This is a book that far exceeded my expectations. Many "review/summary" military books today seem to be creatures of committees. These texts are modular efforts where the author's responsibility ends with the text and a bunch of "creative" types take over to deal with the visual aspects, probably utterly unaware of how ill-equipped they are to do a decent job. The end result is a book with a fairly decent text, poorly chosen photos, and pathetically inaccurate drawings, giving the average reader a false understanding of the subject in hand, however. . .
Mr. Brown has produced what is close to a history of the evolution of British warships from wood to the Dreadnaught! I can not heap enough superlatives this work. The clear, impartial-yet-probing text covers just about every aspect of the trials and tribulations that faced the Admiralty and their designers over 60 years rapid technological progress. The manner in which they coped with ever-changing conditions is facinating to read. Even what appear to be blunders become understandable as Mr. Brown traces the process to failure, high-lighting the clash of personalities, financial constraints, voter-driven political pressure, threatening foreign naval developments. One becomes so engrossed with this myriad of factors that only admiration for those long-passed gentlemen results. "Warrior to Dreadnought" is the finest military/technical book i've read in several decades.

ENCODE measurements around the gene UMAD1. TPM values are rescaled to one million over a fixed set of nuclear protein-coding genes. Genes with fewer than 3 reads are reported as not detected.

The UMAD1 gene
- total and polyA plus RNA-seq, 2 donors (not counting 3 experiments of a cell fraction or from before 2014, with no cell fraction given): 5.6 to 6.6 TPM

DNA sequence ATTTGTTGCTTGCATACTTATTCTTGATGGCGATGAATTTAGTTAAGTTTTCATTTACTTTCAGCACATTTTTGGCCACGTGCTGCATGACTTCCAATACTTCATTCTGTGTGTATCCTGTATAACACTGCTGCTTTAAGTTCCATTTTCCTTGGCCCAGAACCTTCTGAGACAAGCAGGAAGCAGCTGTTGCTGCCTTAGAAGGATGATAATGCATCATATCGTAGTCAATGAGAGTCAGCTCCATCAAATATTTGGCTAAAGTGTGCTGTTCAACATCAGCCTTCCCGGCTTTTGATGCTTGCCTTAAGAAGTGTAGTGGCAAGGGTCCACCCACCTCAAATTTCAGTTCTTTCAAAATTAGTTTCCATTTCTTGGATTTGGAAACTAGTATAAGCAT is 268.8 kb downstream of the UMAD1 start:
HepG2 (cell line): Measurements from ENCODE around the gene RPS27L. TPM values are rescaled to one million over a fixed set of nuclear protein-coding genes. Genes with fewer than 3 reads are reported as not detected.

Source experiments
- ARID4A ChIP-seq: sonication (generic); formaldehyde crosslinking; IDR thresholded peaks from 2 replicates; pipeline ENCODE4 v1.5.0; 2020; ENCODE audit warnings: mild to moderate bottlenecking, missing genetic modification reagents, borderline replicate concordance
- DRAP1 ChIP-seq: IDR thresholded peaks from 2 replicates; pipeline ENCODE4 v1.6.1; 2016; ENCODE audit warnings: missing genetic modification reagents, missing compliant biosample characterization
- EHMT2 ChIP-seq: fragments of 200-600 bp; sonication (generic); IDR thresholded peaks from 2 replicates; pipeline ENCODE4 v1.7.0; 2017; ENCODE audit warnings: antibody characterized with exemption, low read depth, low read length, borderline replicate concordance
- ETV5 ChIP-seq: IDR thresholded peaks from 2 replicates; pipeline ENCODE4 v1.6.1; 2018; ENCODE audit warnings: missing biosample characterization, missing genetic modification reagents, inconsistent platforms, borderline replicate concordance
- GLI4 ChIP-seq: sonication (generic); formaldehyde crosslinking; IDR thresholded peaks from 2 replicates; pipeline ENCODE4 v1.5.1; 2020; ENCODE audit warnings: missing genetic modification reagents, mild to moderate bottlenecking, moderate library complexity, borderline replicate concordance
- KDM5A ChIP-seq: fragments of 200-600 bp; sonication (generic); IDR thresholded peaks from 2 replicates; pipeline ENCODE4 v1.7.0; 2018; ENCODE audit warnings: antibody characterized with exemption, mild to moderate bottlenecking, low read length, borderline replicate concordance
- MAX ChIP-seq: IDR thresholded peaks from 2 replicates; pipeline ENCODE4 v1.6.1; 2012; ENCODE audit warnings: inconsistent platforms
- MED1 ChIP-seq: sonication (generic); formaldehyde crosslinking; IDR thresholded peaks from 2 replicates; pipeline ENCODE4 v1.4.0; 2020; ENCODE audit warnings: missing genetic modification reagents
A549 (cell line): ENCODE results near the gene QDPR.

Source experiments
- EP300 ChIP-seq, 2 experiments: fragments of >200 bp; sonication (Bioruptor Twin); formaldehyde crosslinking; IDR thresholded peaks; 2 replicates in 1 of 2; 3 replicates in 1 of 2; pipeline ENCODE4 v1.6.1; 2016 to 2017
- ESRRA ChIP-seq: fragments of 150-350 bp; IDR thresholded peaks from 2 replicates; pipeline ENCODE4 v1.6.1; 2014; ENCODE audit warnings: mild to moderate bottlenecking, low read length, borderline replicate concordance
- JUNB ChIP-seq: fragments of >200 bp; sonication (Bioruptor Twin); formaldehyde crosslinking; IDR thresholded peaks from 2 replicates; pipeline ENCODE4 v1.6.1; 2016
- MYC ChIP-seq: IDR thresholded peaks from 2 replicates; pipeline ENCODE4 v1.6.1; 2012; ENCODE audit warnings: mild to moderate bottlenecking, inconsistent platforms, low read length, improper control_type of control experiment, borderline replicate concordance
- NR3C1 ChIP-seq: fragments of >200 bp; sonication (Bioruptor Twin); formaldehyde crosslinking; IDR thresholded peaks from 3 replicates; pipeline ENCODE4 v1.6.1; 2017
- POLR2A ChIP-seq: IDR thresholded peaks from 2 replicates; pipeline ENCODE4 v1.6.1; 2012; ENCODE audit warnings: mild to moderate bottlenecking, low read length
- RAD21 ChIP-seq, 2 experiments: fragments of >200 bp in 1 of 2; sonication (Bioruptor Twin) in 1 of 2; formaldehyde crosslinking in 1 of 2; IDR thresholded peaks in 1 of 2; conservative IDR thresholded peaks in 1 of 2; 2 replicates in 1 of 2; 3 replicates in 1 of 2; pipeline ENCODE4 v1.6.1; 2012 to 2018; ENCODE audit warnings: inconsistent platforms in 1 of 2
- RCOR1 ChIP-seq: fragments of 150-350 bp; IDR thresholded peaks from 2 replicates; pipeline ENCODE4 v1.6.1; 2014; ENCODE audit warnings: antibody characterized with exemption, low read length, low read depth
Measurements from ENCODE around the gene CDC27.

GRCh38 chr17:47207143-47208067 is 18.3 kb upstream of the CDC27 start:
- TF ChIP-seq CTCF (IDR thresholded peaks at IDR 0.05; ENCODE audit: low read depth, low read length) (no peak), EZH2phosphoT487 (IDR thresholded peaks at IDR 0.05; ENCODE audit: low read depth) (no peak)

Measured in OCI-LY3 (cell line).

To saturate one's understanding of this most challenging and interesting period in British naval history, "Conway's All the World's Fighting Ships, 1860-1905" is the ideal companion to "Warrior...". Also, the bibliography offers a sterling array of references for those interested in enhancing their knowledge of any aspect of the people, historical, and technology of the period.
About the only improvement possible would be to include more photos or drawings of vessels discussed. Of course the best improvement would be to double the size of the text, but then i speak as someone completely entranced by this work. It was with great regret that the last page was read: "Please, Mister, may i have some more?"